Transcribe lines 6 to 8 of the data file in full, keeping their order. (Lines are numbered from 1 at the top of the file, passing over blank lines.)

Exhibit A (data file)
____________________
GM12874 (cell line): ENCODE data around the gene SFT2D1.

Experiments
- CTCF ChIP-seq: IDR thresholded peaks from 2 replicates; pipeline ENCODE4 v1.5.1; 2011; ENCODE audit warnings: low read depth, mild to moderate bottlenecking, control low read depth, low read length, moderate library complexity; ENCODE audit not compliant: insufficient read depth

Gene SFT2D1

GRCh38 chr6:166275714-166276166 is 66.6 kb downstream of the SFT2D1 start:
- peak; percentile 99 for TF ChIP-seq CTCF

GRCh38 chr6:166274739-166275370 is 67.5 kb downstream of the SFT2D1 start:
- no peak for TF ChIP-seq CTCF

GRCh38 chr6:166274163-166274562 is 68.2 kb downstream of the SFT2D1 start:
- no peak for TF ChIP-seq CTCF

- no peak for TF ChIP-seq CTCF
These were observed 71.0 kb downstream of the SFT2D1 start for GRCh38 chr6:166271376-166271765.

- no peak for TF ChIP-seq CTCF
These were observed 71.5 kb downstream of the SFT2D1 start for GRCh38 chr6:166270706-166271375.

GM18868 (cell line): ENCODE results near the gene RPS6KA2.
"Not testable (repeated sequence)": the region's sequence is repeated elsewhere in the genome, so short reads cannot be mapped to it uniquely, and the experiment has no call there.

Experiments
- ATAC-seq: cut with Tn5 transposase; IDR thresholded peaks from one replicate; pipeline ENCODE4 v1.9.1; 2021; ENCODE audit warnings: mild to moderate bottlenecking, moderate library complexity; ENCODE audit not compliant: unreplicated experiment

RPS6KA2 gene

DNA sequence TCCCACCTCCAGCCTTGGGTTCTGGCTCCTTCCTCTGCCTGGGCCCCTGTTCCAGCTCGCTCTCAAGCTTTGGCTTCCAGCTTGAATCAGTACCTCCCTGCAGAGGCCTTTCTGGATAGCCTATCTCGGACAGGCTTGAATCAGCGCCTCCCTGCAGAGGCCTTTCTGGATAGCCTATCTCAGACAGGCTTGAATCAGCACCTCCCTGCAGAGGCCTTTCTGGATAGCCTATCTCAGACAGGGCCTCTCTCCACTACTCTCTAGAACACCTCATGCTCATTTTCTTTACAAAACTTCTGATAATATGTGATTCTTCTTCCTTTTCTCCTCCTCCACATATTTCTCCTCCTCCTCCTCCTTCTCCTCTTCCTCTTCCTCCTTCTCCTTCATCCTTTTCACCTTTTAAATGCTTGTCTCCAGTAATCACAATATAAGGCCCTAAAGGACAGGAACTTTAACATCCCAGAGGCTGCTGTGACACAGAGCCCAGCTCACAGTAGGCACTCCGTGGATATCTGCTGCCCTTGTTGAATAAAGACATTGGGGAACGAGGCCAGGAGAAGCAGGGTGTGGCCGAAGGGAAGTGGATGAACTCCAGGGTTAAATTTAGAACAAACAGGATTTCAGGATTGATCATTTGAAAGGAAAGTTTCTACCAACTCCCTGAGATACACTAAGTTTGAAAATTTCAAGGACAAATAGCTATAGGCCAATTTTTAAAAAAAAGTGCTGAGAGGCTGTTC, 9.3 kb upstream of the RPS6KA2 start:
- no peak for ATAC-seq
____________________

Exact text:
- peak; percentile 99 for TF ChIP-seq CTCF

GRCh38 chr6:166274739-166275370 is 67.5 kb downstream of the SFT2D1 start:
- no peak for TF ChIP-seq CTCF